TOPEKA, Kan. (AP) – Democratic Gov. Laura Kelly on Tuesday denounced a Republican plan for cutting Kansas income taxes as “unthinkable” during the COVID-19 pandemic and proposed an alternative that would pay for its relief by taxing online music, movies and streaming services.
Kelly outlined her proposal just hours before the Kansas Senate was set to debate the GOP’s measure, which is aimed at providing $423 million in relief over three years to businesses and individuals paying more to the state since an overhaul of federal tax laws in 2017. The Senate’s top Democrat, Minority Leader Dinah Sykes, said she would offer Kelly’s proposal as an amendment to the Republican bill.
The governor’s proposal appeared unlikely to pass in its entirety with Republicans in control of the Legislature, because many of them oppose the provision to impose the state’s 6.5% sales tax on digital products, such as online music and streaming services. Kelly’s plan is designed to avoid costing the state any net revenues and to provide its relief to a broader group of individual taxpayers – and no relief for businesses.
Top Republicans contend they’re trying to help the people and businesses whose higher state tax bills have generated unexpected revenues for the state, comparing the windfall to finding someone’s lost wallet full of cash on a sidewalk. But Kelly vetoed two similar GOP bills in 2019, arguing that they would undermine funding for public schools and critical state services.
“It would be bad enough to introduce this bill in a normal year, but this year makes it particularly irresponsible,” Kelly said of the GOP plan during a Statehouse news conference. “It is unthinkable that legislative leadership, during a health and economic crisis the likes of which we haven’t seen for 100 years, when we are trying to steer Kansas toward recovery from the pandemic, that they would even consider such action.”
Kelly’s comments signaled that she is likely to veto the GOP tax plan if lawmakers passed it, though she stopped short of a public promise. Republican leaders didn’t have the two-thirds majorities necessary in 2019 to override Kelly’s vetoes, but elections last year made the GOP supermajorities in both chambers more conservative.
Senate approval of the GOP plan would send it to the House, where a committee already has been reviewing tax issues. Republican leaders have made cutting income taxes a top priority.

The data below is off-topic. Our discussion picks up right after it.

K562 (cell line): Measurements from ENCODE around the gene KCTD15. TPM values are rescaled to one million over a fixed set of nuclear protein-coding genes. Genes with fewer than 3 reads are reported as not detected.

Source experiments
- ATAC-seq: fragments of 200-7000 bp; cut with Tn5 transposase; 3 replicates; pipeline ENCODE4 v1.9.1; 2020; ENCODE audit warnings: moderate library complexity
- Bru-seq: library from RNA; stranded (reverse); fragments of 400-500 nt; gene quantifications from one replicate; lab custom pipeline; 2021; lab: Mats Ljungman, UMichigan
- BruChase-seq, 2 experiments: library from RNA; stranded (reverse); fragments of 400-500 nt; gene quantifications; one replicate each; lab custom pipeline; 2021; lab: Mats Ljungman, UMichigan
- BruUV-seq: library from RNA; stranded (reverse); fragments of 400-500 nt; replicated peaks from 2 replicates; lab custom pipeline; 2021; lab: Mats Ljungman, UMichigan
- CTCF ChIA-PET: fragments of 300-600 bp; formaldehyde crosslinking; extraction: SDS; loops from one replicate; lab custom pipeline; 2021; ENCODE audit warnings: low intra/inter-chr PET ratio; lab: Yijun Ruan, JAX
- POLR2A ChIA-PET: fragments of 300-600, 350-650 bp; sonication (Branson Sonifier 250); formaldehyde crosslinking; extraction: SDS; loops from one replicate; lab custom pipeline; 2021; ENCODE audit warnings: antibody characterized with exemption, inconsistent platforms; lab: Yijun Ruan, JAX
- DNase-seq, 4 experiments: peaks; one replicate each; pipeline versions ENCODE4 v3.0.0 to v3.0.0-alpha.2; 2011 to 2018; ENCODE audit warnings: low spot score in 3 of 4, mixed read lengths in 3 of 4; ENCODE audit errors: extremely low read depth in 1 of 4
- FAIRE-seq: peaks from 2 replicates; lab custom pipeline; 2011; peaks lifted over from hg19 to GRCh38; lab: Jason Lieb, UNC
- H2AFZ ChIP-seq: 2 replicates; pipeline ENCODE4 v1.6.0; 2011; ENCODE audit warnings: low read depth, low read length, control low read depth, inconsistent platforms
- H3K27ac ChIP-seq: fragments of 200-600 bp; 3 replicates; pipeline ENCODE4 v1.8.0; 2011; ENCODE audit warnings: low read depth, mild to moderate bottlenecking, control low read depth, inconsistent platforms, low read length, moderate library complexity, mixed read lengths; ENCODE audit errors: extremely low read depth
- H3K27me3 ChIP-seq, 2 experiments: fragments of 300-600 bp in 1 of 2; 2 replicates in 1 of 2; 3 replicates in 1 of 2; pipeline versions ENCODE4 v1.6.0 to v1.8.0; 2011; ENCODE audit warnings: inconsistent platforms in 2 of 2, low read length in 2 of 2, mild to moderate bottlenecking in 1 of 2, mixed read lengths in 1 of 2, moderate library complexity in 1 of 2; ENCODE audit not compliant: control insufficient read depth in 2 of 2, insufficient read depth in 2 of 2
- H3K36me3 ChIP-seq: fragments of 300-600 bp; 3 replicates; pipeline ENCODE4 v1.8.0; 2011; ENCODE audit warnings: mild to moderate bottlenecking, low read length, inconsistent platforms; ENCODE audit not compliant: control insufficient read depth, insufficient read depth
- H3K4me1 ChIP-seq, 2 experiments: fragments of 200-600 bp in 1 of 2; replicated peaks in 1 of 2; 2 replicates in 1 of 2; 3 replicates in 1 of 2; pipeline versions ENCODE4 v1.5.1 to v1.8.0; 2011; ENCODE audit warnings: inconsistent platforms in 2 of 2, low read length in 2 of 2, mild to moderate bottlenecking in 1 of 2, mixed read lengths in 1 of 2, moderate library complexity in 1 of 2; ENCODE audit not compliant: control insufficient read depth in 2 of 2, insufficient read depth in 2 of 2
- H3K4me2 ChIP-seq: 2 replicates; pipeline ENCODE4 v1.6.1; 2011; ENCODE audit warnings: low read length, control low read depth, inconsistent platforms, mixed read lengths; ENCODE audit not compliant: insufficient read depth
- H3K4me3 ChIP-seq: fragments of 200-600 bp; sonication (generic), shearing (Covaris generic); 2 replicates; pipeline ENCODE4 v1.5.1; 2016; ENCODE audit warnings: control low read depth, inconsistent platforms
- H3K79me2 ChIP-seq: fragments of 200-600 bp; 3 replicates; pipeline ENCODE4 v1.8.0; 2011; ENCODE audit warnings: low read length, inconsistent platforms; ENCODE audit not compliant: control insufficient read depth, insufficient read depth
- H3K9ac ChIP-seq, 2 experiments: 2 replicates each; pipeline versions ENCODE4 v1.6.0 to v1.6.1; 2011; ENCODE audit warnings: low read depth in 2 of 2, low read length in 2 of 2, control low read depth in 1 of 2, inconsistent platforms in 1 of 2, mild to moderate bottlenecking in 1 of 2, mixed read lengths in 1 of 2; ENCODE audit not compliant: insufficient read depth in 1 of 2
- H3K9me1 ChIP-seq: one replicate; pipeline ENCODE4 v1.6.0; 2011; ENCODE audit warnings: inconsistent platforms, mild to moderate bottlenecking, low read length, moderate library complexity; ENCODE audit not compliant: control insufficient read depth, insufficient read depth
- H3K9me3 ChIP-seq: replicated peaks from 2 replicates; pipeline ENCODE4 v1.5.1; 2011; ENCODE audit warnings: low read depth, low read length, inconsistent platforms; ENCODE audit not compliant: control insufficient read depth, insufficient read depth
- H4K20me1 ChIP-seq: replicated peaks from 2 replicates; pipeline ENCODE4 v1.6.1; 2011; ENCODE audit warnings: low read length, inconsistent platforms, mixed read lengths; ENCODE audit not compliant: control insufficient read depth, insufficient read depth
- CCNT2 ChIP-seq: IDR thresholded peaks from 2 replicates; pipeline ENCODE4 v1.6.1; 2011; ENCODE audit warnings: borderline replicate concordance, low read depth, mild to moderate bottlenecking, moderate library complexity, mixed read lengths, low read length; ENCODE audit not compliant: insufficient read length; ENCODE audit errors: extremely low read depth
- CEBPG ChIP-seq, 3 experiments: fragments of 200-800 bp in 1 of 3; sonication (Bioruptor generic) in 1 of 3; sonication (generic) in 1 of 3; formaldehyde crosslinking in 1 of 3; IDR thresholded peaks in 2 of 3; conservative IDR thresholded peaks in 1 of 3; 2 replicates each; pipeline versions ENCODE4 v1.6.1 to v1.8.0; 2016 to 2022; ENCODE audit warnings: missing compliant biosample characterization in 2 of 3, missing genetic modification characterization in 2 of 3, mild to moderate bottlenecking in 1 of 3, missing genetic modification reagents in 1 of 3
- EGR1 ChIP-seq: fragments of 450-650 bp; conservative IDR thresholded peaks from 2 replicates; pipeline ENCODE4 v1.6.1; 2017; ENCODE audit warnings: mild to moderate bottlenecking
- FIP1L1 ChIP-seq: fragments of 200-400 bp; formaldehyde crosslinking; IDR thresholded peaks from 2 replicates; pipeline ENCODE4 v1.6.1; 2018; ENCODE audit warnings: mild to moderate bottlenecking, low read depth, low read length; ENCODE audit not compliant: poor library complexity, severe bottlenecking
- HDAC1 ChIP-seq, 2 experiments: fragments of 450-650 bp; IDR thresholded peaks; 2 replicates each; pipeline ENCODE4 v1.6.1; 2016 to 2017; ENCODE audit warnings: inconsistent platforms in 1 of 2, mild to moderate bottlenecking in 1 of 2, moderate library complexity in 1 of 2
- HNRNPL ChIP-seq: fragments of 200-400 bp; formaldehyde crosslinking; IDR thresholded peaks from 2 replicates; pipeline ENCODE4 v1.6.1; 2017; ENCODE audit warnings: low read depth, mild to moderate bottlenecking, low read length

“We need a balancing act,” said Senate tax committee Chair Caryn Tyson, a Parker Republican. “We need a level playing field, and that is what I am trying to do.”
The federal tax changes in 2017 were championed by former President Donald Trump and discouraged people from claiming itemized deductions on their federal returns. Kansas law does not allow people to itemize on their state returns if they don’t on their federal returns, resulting in larger state tax bills for some.
The GOP plan would allow individuals to itemize on their state returns even if they didn’t on their federal returns and allow them to do so even for last year. That’s the majority of the relief provided by the bill over three years, but about 45% of the savings for taxpayers would go to businesses.
Kelly’s plan is focused solely on individuals and would increase the state’s standard income tax deductions for individuals by 35% over two years. She and fellow Democrats argued Tuesday said the governor’s plan would not only provide relief to more people but help low-income and working-class families more than the GOP plan.
That part of Kelly’s plan could appeal to some Republicans – as something to add to the GOP plan. Senate President Ty Masterson, an Andover Republican, said increasing the standard deduction “does help people.”
But Republicans have derided the idea of imposing the sales tax on online music, movies and streaming services as a “Netflix” or “Baby Yoda” tax that will hit families stuck at home because of the pandemic. Kelly’s plan also would require websites like Amazon, eBay and Etsy to collect the state’s tax when they sell other businesses’ goods to Kansas residents.
Kelly and other Democrats argued that those provisions merely modernize the state’s tax laws, but the changes would raise about $101 million a year.
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